Leading candidates
 
Silvio Berlusconi, a media tycoon and two-time former prime minister, and Walter Veltroni, a former mayor of Rome, are the leading candidates for the prime minister's job.
 
Both have promised to reverse the economic downturn and said that Italy needs more police to tackle crime.

The early election was called after the centre-left government  of Romano Prodi collapsed in January, having completed 20 months in power.
 
Pessimism towards the political process is a sentiment widely felt in the country.
 
Complex law
 
But the ability to carry out change the system may depend on a complex election law developed by Berlusconi that will make it hard to win a clear majority in the upper house of parliament.

The voting system put in place by Berlusconi's last government, before he narrowly lost the 2006 election to Prodi, make is it difficult to win a strong majority in the senate, the upper house of parliament.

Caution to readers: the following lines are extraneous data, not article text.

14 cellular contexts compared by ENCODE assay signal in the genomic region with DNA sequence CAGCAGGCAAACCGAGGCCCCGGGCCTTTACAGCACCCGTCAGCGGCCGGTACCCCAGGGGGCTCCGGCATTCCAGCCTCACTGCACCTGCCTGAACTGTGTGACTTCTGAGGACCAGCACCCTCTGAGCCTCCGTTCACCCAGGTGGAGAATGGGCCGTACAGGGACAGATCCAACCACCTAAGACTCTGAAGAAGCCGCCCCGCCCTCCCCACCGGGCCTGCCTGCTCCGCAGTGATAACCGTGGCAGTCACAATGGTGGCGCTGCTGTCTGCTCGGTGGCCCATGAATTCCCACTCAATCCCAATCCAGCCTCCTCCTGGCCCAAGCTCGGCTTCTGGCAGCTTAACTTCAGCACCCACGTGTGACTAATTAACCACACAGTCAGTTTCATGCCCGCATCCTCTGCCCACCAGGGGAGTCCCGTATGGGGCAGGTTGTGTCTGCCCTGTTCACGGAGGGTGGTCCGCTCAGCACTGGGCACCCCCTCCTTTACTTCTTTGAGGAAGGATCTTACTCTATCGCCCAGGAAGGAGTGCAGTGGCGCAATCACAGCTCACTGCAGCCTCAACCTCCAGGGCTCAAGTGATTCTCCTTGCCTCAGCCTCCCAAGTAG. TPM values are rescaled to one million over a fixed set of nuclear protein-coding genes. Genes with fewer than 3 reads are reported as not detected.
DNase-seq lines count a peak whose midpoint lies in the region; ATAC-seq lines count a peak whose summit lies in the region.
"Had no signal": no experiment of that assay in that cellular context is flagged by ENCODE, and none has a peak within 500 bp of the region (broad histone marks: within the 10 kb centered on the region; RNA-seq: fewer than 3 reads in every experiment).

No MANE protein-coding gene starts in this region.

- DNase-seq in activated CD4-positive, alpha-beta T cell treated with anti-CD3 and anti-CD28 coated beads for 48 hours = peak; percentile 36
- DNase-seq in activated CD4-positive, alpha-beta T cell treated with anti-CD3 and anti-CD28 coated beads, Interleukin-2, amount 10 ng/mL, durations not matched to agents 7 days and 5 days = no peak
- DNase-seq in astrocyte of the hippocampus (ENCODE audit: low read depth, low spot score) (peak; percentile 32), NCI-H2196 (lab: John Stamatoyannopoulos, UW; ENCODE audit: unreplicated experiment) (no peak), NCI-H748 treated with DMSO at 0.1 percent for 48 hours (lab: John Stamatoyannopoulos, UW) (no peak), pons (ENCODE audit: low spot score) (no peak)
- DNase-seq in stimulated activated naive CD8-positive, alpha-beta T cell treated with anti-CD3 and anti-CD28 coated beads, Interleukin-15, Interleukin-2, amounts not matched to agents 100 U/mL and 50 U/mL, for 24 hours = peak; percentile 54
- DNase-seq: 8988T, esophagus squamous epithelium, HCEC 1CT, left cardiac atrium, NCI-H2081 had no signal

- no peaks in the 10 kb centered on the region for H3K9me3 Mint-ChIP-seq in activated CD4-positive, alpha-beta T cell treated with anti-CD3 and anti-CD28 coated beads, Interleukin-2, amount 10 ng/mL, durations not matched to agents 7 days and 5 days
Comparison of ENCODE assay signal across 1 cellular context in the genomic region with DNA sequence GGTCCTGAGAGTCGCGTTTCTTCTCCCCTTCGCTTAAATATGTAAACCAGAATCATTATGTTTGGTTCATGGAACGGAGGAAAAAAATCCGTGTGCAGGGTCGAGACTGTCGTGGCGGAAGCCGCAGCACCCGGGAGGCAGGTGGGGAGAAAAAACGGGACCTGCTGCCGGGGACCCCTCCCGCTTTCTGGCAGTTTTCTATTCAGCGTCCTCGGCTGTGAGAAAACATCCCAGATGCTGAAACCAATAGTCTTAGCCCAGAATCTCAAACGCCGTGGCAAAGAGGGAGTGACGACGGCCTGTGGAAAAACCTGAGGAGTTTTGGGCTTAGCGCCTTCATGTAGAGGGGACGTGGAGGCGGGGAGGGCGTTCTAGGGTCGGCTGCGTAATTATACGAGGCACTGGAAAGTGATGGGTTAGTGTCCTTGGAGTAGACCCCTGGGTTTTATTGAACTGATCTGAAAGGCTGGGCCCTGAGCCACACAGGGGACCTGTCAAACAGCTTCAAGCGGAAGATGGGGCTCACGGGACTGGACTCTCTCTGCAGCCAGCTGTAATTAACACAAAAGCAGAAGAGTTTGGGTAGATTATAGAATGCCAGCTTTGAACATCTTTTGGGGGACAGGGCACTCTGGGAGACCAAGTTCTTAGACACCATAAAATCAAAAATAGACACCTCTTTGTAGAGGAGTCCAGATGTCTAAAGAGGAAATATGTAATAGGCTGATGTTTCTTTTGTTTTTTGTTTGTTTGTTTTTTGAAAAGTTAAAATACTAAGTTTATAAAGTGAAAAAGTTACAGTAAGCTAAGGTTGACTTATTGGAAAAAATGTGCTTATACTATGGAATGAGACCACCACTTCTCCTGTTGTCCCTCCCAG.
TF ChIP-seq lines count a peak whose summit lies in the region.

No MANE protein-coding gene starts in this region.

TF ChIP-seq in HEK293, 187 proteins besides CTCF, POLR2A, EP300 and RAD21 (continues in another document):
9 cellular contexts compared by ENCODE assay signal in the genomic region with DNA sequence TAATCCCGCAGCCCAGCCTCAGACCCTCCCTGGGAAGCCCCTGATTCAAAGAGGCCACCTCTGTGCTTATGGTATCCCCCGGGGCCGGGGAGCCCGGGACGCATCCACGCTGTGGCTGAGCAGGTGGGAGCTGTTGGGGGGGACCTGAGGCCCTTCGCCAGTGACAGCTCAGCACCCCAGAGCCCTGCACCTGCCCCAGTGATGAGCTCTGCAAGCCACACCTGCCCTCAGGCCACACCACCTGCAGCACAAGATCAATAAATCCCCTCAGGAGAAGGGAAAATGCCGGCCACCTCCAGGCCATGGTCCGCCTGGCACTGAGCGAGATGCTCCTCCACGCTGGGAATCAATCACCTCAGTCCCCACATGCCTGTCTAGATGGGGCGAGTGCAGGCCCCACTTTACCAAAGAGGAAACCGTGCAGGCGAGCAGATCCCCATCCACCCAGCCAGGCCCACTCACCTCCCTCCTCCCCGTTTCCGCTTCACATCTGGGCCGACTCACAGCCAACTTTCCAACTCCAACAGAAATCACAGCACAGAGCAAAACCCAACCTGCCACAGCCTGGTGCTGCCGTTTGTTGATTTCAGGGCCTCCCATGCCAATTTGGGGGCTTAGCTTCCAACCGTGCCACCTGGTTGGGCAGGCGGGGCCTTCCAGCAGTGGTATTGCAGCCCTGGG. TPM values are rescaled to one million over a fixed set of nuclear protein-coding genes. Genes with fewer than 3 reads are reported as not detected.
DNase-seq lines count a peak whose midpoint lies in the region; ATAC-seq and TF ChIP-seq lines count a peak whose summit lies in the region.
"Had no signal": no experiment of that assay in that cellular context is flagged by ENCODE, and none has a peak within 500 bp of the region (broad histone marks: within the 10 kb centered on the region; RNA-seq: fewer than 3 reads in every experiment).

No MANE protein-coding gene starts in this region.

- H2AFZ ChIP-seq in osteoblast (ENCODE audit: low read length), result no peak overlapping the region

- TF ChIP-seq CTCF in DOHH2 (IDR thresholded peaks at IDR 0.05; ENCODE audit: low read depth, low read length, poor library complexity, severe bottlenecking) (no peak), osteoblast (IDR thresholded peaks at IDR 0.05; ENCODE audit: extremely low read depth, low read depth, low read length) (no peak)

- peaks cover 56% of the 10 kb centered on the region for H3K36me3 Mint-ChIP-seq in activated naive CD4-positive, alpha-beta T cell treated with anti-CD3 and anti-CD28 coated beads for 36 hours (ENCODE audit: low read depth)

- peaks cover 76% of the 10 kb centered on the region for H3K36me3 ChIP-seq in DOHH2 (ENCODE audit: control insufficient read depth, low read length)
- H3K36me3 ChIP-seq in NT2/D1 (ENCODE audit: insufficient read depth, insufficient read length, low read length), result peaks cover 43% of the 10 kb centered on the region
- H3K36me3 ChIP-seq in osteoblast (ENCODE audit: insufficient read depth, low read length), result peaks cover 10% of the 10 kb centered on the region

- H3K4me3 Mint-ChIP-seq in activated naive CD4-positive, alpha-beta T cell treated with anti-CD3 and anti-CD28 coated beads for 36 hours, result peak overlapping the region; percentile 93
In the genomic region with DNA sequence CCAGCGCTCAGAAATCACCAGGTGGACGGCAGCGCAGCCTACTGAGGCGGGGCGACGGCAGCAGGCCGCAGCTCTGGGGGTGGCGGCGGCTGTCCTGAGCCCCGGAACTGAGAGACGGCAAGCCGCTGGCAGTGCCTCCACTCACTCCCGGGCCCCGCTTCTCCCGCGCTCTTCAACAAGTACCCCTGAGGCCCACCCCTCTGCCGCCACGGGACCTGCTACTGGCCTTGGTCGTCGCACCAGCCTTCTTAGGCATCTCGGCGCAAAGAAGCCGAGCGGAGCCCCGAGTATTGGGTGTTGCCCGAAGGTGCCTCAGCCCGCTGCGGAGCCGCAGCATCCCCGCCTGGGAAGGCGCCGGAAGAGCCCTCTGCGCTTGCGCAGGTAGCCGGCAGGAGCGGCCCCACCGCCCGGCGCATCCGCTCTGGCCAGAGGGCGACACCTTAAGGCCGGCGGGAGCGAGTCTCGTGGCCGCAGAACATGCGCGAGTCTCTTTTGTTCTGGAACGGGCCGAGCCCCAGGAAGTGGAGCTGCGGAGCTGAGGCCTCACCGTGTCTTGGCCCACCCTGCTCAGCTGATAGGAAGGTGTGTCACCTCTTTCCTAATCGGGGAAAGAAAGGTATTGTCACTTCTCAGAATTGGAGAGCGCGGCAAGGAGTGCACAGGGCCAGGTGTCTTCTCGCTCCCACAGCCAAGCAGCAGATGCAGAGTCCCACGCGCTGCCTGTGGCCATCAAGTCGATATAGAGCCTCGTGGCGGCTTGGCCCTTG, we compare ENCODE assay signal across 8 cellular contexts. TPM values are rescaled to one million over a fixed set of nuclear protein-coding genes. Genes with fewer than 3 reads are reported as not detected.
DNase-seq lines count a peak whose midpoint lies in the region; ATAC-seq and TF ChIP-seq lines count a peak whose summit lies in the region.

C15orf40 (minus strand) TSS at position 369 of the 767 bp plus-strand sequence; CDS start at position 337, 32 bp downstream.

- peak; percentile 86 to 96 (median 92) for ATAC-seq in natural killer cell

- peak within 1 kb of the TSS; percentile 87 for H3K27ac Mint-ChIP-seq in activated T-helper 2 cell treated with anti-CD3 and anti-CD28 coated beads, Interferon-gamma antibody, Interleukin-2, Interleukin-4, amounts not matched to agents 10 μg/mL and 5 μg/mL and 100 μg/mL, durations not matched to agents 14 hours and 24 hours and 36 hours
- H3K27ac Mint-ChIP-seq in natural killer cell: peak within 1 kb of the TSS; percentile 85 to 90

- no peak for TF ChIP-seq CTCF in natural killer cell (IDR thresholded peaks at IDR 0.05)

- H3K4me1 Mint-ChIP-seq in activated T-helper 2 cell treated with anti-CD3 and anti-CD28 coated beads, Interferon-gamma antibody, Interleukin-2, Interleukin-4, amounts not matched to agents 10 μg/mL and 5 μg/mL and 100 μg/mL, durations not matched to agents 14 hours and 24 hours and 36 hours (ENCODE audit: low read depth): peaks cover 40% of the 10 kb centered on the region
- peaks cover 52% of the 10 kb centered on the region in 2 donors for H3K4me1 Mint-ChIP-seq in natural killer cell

Both Berlusconi and his rival have pledged
to reverse the economic downturn [AFP]
The election winner will probably have to form a coalition government with one of several small parties, which have largely been kept at arms length by the main candidates during campaigning.
   
The possibility of a split parliament led Pier Ferdinando Casini, leader of the Union of Christian Democrats (UDC), to say that he could take up the premiership to become a referee between the two large blocs.
   
Berlusconi has urged supporters of smaller groups - there are a  total of 32 candidates for prime minister - to cast a "useful vote" for his People of Freedom (PDL).

Economic stagnation

More than half of Italians surveyed two weeks ago - 51.4  per cent - an increase from 36 per cent a year ago - felt worse off economically.
 
Berlusconi and Veltroni have both promised modest tax cuts aimed at spurring consumption.
 
Italy's economy grew only 1.5 per cent last year, and the outlook for  2008 is predicted to be bleak.
  
A general malaise was also reflected in the last opinion surveys that classed one-third of Italy's 47 million voters as undecided.

Berlusconi has led opinion polls by between six and nine percentage points.